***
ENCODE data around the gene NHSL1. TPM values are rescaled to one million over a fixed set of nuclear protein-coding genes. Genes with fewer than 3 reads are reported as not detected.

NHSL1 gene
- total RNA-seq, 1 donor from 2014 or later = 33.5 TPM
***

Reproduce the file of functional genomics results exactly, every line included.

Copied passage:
ENCODE data around the gene NHSL1. TPM values are rescaled to one million over a fixed set of nuclear protein-coding genes. Genes with fewer than 3 reads are reported as not detected.

NHSL1 gene
- total RNA-seq, 1 donor from 2014 or later = 33.5 TPM